SEC Approves JOBS Act Requirement to Lift General Solicitation Ban

 
Client Advisory
July 10, 2013

Today, the SEC adopted a long awaited, new rule to implement a JOBS Act requirement to lift the ban on general solicitation or general advertising for certain private securities offerings under Rules 506 and 144A.

The amendment to Rule 506 permits an issuer to engage in general solicitation or general advertising in offering and selling securities pursuant to Rule 506, provided that all purchasers of the securities are accredited investors and the issuer takes reasonable steps to verify that such purchasers are accredited investors. The amendment to Rule 506 also includes a non-exclusive list of methods that issuers may use to satisfy the verification requirement for purchasers who are natural persons. The amendment to Rule 144A provides that securities may be offered pursuant to Rule 144A to persons other than qualified institutional buyers, provided that the securities are sold only to persons that the seller and any person acting on behalf of the seller reasonably believe are qualified institutional buyers.

The SEC also revised Form D to require issuers to indicate whether they are relying on the provision that permits general solicitation or general advertising in a Rule 506 offering.

In connection with this new rule, the Commission voted to issue a rule proposal requiring issuers to provide additional information about these securities offerings to better enable the SEC to monitor the market with that ban lifted. This proposal requires issuers to:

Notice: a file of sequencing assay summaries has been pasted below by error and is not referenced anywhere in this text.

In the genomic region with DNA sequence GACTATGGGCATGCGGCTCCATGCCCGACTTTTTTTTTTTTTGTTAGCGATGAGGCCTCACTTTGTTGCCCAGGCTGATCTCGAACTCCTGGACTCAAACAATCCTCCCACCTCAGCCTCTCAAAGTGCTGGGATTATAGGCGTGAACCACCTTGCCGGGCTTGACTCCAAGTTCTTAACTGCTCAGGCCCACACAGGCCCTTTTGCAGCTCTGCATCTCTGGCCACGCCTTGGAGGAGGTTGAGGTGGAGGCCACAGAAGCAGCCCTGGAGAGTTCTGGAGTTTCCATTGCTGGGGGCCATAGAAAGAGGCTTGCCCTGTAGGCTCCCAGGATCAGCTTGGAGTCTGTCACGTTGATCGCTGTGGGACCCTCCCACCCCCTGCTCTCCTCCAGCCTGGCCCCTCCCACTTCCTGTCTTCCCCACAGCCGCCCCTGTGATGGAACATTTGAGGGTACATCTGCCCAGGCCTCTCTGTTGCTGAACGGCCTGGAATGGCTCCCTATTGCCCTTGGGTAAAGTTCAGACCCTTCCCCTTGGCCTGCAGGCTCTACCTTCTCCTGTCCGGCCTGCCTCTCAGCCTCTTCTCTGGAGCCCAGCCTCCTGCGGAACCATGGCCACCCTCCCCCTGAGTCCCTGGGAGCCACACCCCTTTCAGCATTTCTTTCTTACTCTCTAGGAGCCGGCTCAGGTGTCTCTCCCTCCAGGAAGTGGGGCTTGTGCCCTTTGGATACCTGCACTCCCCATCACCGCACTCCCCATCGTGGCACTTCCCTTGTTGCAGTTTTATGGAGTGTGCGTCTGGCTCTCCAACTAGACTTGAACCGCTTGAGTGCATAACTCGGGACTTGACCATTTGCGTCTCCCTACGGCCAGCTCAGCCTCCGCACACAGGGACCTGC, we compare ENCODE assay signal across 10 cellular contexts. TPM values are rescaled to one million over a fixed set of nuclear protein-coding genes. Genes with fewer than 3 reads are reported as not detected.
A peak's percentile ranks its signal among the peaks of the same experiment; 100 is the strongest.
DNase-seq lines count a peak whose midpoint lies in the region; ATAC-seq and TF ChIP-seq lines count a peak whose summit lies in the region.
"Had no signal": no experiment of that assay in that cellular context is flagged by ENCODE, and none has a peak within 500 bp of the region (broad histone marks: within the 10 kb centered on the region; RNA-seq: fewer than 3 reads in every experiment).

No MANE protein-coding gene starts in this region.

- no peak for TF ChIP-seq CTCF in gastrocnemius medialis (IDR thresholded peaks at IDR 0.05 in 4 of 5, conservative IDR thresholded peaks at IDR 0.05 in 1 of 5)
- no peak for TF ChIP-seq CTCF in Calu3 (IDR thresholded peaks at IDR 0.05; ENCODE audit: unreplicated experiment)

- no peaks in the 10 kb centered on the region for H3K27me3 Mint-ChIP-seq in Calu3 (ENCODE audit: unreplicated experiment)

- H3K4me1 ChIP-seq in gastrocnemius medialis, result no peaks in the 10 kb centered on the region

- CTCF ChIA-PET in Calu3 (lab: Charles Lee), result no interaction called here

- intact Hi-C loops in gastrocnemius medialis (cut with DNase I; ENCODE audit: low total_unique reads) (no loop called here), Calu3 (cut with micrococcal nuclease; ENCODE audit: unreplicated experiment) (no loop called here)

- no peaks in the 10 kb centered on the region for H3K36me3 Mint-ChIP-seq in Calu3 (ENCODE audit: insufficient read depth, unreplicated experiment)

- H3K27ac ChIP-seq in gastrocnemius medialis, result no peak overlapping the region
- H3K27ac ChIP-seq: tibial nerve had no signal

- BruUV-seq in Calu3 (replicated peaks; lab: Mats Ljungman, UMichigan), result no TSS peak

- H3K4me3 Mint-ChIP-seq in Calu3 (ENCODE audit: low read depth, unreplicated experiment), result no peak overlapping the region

Further, the proposal disqualifies issuers from using the Rule 506 exemption in any new offering if the issuer or its affiliates did not comply with the Form D filing requirements in a Rule 506 offering, and the proposal extends guidance on when information in sales literature by an investment company registered with the SEC could be fraudulent or misleading for purposes of the federal securities laws to private funds.

The SEC also adopted rules that disqualify felons and other bad actors from participating in certain securities offerings as required by the Dodd-Frank Act.

The rule amendments become effective 60 days after publication in the Federal Register. The rule proposal will undergo a 60-day public comment period following its publication in the Federal Register.

For more information, see the complete rule amendments and proposed rule available at http://www.sec.gov/news/press/2013/2013-124.htm.